We are now faced with the fact that tomorrow is today. We are confronted with the fierce urgency of now. In this unfolding conundrum of life and history there is such a thing as being too late. Procrastination is still the thief of time. Life often leaves us standing bare, naked and dejected with a lost opportunity. The “tide in the affairs of men” does not remain at the flood; it ebbs. We may cry out desperately for time to pause in her passage, but time is deaf to every plea and rushes on. Over the bleached bones and jumbled residue of numerous civilizations are written the pathetic words: “Too late.” There is an invisible book of life that faithfully records our vigilance or our neglect. “The moving finger writes, and having writ moves on…” We still have a choice today; nonviolent coexistence or violent co-annihilation.

We must move past indecision to action. We must find new ways to speak for peace in Vietnam and justice throughout the developing world — a world that borders on our doors. If we do not act we shall surely be dragged down the long dark and shameful corridors of time reserved for those who possess power without compassion, might without morality, and strength without sight.

Now let us begin. Now let us rededicate ourselves to the long and bitter — but beautiful — struggle for a new world. This is the calling of the sons of God, and our brothers wait eagerly for our response. Shall we say the odds are too great? Shall we tell them the struggle is too hard? Will our message be that the forces of American life militate against their arrival as full men, and we send our deepest regrets? Or will there be another message, of longing, of hope, of solidarity with their yearnings, of commitment to their cause, whatever the cost? The choice is ours, and though we might prefer it otherwise we must choose in this crucial moment of human history.

As that noble bard of yesterday, James Russell Lowell, eloquently stated:

Once to every man and nation

Comes the moment to decide,

In the strife of truth and falsehood,

For the good or evil side;

Some great cause, God’s new Messiah,

Off’ring each the bloom or blight,

And the choice goes by forever

Twixt that darkness and that light.

 

Though the cause of evil prosper,

Yet ’tis truth alone is strong;

Though her portion be the scaffold,

And upon the throne be wrong:

Yet that scaffold sways the future,

And behind the dim unknown,

Standeth God within the shadow

Keeping watch above his own.

And if we will only make the right choice, we will be able to transform this pending cosmic elegy into a creative psalm of peace. If we will make the right choice, we will be able to transform the jangling discords of our world into a beautiful symphony of brotherhood. If we will but make the right choice, we will be able to speed up the day, all over America and all over the world, when “justice will roll down like waters, and righteousness like a mighty stream.”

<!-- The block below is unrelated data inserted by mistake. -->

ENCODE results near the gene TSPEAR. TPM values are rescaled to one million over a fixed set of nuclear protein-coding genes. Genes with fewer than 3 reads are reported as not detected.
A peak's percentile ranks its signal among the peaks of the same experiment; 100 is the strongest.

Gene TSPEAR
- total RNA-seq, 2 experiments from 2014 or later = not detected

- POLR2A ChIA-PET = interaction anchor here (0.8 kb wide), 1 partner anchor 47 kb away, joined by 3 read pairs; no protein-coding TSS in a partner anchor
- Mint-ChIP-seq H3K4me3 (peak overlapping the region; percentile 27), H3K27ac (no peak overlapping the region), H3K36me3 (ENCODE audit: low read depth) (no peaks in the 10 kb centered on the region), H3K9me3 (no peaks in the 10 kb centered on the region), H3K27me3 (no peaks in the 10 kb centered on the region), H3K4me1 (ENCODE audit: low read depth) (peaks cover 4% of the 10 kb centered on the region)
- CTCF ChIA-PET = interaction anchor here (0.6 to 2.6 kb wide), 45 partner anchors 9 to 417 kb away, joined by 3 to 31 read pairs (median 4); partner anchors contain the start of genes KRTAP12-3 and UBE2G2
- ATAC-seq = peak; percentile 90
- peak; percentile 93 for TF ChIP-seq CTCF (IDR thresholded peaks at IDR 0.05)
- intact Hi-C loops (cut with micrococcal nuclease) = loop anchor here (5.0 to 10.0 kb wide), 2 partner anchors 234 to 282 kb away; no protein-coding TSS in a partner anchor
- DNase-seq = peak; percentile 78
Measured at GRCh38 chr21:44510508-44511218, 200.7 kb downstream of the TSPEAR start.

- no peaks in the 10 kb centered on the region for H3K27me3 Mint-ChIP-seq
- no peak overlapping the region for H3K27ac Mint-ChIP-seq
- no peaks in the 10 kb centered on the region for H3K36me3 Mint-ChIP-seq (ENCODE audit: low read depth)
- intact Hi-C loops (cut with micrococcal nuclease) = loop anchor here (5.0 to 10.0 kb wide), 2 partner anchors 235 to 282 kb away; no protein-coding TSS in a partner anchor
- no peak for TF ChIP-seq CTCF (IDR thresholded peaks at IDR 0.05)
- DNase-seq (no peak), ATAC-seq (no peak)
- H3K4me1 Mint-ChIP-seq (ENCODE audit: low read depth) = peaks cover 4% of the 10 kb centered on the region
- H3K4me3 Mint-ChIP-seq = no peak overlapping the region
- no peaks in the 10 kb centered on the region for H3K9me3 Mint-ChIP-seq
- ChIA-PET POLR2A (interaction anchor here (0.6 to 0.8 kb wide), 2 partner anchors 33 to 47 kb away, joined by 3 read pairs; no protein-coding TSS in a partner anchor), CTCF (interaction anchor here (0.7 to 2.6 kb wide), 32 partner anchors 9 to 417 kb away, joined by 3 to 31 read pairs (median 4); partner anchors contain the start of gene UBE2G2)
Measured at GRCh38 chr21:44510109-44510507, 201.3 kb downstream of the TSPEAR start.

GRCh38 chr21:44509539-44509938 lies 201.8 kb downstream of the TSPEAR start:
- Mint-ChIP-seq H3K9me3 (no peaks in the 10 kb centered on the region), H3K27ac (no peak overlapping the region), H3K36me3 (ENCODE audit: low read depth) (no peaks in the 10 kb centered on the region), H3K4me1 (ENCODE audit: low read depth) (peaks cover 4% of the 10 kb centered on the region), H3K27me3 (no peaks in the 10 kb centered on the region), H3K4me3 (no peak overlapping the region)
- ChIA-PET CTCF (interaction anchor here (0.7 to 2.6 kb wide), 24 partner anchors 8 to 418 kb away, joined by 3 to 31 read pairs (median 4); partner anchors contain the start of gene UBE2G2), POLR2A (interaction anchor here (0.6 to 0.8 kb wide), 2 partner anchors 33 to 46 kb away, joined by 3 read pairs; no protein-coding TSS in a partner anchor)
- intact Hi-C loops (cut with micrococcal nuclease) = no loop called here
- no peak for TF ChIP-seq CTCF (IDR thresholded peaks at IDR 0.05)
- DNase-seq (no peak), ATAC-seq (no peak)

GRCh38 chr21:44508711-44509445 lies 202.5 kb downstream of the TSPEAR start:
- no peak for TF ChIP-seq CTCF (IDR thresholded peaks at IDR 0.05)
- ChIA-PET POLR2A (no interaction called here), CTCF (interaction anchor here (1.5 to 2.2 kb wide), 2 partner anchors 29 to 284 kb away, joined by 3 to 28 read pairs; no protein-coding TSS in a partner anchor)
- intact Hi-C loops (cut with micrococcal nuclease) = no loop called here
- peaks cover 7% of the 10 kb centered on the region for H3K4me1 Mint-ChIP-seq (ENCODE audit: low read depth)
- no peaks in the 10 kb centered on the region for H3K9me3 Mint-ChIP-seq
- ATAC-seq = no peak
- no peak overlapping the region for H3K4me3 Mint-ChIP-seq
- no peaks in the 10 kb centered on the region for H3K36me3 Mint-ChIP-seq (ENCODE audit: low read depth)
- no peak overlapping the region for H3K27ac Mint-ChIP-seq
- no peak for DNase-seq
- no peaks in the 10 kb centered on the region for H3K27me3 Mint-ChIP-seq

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#AIPAC2017

IMG_20170326_141847221I’ve never attended the annual protest at the AIPAC policy conference in Washington DC, and I was ambivalent about attending this year.

AIPAC is the notoriously strong Israeli lobby that successfully (from its perspective) bamboozles our members of Congress into towing Israel’s objectives, even when they arguably may not be in the US interest to do so.  I’ve written about AIPAC here, here and here (among other posts).

I hopped on the train in Baltimore and arrived at the Convention Center in Washington, DC a couple of hours after the protest was announced to begin. I decided to go as an observer, wearing my keffiyeh but not carrying a sign.

IMG_20170326_142521260The protest was noisy (YEAH!) and there appeared to be a number of different groups involved (YEAH!).

I was left with two big impressions: (1) The large number of American Jews standing and yelling outside the convention center must have given the Jews inside a moment of pause. I hope that fact also makes our elected officials stop and think.

(2) The youth are not only the future of this movement to end the occupation, they have stepped up and are now the leaders.  It’s time for the old folks to take a back seat.

A woman holding the sign of a martyr killed in Ramallah by Israel last week really moved me. I don’t know if she was a family member or someone raising awareness of the ongoing killing of Palestinians, almost daily. Can my Congresswoman and two Senators not see the horrible nature of this occupation?

The young man was known as Abu Saleh, his nickname. He was the only child in the family.

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Filed under IDF, Israel, People, Politics, US Policy